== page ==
I’m haunted by not knowing. By what I have yet to do. Not what I have done. The haunting is fear, I know it. And I use all the tools in my arsenal to work around it, move through it, sit with it, even in it, when that serves me best.

I know I have to go to these places. I’m willing to risk feeling. Deep, intimate feeling. In return, I understand what it means to feel joy. The payoffs are big. The gamble is great. I could fail. I could make a wrong decision, the right one for the time.

Speaking of time, it’s up. Rain pelts the windows near my desk. Billowing gray clouds give me a feeling of longing. Can I live with the past? Or not knowing the future? If I’m present, neither of them matters. My grandmother is with me every day. I can always go home.


 -related to post, WRITING TOPIC – HAUNTED

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The Haunting, All Hallow's Eve By The Fire, Minneapolis, Minnesota, October 31st, 2006, photo © 2007 by QuoinMonkey. All rights reserved.

The Haunting, All Hallow’s Eve By The Fire, one year ago, Minneapolis, Minnesota, October 31st, 2006, photo © 2006-2009 by QuoinMonkey. All rights reserved.



Maybe it’s the time of year — Halloween and Day of the Dead nearly upon us. Nights grow longer. Frost kills the plants, and another season is put to rest.

Or maybe it’s our era, so many things to haunt us. We seem to be troubled, melancholy. Is the world crying, or is it just me?

I believe in ghosts, and not just the kind that might spook one cold, dark morning. (Who just caused the book to fall in the room next to me?)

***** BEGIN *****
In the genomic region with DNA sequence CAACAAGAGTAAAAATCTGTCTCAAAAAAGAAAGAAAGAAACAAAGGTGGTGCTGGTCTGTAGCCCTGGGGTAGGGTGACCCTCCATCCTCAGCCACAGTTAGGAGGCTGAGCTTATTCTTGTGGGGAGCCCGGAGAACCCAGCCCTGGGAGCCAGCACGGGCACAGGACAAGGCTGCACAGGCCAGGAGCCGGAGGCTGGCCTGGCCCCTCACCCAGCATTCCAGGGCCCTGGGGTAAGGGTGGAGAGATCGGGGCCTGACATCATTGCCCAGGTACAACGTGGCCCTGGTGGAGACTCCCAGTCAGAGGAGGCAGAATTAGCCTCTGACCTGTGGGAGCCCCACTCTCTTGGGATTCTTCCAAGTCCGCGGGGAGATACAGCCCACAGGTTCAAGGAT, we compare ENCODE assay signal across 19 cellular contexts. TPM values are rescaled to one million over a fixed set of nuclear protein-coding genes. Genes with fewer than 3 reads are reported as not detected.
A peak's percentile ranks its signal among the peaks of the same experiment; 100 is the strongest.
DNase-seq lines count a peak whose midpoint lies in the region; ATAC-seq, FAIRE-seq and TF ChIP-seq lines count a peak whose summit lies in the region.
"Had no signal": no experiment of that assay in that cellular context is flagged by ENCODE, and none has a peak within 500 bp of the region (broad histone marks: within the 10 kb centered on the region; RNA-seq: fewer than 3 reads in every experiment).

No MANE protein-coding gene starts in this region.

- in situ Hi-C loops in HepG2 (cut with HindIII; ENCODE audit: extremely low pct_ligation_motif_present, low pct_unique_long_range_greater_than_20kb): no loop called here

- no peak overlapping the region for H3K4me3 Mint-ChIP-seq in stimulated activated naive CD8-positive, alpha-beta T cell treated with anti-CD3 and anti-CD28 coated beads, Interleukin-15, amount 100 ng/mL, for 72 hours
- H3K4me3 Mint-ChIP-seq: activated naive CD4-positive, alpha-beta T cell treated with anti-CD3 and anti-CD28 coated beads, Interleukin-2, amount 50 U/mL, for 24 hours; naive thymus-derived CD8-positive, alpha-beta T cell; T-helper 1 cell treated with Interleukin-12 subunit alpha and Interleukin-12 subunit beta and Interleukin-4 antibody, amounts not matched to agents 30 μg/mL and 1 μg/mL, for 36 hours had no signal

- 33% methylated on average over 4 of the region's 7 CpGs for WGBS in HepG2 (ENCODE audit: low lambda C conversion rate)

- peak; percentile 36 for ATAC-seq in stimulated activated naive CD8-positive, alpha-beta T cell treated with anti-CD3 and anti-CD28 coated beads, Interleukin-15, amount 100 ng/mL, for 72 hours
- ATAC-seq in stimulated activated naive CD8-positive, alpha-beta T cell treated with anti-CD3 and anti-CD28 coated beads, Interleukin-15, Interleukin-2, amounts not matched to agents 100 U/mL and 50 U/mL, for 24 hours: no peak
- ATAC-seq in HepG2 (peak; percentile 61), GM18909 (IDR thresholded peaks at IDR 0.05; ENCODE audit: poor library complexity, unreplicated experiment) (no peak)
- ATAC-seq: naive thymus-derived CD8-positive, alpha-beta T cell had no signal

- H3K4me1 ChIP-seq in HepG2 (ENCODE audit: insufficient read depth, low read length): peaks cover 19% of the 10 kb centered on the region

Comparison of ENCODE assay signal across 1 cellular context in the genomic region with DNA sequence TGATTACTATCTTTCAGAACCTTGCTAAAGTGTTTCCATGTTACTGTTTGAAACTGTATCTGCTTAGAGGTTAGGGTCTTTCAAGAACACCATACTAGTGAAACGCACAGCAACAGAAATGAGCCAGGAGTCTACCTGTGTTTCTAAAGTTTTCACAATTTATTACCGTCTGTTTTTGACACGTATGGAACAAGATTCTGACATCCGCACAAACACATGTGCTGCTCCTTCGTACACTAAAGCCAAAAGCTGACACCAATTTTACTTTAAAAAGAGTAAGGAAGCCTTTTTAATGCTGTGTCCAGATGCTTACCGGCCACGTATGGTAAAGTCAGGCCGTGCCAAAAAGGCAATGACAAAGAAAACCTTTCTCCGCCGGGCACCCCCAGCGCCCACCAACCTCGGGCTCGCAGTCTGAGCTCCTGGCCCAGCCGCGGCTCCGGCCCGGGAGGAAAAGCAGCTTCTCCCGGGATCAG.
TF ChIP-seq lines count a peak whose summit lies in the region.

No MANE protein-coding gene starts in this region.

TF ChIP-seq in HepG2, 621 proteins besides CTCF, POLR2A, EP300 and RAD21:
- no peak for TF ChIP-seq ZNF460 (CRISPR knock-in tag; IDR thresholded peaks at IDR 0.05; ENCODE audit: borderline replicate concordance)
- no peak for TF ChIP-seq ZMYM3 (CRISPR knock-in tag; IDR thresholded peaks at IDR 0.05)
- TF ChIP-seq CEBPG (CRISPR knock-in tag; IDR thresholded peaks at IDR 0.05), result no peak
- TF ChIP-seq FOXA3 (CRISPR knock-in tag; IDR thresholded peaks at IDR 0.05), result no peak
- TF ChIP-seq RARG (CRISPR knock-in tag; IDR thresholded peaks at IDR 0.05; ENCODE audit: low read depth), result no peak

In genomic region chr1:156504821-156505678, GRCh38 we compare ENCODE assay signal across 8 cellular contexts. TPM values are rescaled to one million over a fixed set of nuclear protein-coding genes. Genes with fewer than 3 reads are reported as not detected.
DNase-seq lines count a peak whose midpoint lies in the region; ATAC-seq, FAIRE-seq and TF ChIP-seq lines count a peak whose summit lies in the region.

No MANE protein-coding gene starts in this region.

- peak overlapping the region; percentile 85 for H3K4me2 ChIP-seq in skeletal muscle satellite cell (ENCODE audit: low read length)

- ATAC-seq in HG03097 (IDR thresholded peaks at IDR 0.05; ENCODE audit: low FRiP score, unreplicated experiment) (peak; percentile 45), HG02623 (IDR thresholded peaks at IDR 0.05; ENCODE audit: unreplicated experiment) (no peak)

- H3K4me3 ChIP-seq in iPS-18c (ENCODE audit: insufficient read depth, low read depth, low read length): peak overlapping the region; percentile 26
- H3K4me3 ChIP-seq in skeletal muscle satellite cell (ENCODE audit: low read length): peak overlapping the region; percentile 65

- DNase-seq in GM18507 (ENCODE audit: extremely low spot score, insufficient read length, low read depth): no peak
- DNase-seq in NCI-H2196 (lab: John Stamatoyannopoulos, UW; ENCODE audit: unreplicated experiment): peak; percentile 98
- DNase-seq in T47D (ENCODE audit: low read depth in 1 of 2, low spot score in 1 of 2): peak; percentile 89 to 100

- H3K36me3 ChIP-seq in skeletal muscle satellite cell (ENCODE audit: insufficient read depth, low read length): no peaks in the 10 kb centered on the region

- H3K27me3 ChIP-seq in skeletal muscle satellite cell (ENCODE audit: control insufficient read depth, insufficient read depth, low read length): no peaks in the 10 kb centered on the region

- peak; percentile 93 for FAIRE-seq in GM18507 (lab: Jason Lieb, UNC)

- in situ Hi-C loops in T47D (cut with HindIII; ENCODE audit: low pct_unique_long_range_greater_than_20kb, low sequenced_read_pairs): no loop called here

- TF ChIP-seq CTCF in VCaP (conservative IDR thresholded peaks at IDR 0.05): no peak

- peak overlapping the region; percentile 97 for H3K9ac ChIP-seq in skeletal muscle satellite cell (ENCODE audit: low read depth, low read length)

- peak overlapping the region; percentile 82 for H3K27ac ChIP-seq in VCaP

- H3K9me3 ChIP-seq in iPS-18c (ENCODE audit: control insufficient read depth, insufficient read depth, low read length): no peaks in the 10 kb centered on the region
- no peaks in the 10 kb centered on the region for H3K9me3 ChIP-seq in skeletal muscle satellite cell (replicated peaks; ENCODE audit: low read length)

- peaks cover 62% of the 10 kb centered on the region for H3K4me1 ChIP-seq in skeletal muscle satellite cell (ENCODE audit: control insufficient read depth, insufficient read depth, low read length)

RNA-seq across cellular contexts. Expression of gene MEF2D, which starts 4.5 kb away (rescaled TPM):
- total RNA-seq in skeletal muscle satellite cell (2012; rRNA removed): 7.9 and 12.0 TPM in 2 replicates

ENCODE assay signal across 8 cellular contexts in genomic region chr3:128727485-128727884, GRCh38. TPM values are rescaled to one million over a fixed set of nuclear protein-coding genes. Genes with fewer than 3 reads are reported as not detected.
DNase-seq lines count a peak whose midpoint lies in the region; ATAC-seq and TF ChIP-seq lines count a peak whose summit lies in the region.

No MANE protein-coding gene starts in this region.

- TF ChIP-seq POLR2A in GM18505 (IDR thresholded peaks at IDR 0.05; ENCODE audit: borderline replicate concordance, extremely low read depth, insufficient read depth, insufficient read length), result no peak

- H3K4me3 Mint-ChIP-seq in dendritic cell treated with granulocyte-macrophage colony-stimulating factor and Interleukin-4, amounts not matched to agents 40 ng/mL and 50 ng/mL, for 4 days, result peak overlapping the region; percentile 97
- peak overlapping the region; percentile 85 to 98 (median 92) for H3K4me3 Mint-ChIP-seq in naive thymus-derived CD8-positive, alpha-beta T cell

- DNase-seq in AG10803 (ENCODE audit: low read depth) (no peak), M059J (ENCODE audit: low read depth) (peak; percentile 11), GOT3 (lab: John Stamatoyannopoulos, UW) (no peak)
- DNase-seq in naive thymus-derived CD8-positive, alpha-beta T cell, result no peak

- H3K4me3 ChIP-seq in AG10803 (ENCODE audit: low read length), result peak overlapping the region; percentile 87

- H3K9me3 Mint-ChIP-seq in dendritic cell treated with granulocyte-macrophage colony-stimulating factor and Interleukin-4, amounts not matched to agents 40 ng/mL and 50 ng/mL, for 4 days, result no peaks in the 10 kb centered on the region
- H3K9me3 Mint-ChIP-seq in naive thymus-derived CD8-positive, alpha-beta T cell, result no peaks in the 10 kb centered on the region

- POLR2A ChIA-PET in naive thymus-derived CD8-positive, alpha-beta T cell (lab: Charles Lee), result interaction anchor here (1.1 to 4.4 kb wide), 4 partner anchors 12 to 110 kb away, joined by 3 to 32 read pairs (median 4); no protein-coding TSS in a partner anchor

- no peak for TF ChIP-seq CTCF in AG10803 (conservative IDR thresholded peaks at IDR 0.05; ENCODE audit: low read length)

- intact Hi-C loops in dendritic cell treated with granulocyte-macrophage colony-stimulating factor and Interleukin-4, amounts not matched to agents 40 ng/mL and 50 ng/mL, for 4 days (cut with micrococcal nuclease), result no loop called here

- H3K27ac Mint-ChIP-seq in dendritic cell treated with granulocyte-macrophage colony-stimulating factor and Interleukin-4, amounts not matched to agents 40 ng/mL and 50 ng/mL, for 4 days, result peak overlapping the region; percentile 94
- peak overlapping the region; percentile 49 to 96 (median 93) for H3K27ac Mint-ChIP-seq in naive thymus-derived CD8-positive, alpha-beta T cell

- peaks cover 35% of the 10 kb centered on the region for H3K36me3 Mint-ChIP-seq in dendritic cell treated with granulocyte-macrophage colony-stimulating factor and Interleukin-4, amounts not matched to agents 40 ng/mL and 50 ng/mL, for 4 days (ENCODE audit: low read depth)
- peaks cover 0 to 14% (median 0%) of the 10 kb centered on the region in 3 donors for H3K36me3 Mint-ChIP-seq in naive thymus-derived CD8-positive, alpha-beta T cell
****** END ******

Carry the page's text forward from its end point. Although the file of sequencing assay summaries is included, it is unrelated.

It doesn’t take much to be haunted. Something someone told you that you can’t shake. Or something you saw. Experiences can haunt, and the specter of disease can haunt, and memories — my, how they haunt!

Is it bad to be haunted? Or is the ghost only as menacing as we allow it to be? (Remember Casper, anyone?)


In the October 1, 2007 issue of The New Yorker, Philip Roth said this about the inspiration of ghosts and haunting for his novel Exit Ghost:

‘Haunted by the past’ is a commonplace phrase because it’s a commonplace experience. Even if one is not, strictly speaking, ‘haunted’, the past is perpetually with one in the present, and the longer it grows and the further it recedes the stronger its presence seems to become. I agree with the Chekhov character who, when, in a crisis, he is reminded that ‘this, too, shall pass’, responds, ‘Nothing passes’.

What do you think of when you think of haunting and ghosts? Are you frightened? Or do you regularly revisit your old ghosts?

Write about ghosts and haunting. You can write about the ways you are haunted figuratively, or write about your real experiences with the supernatural. The topic is rich. Write more than once.

At the top of your page, write these words: I am haunted by … and then for three or so minutes list all the things that haunt you. Just like in Writing Practice, don’t stop to think about your list. Just click off each item.

When you’re finished, pick one of the “ghosts” on your list and write about it for ten minutes. Pick another and write for ten more. If you’d like, send us one of those writing practices to post on red Ravine. We’ll publish as many as we can.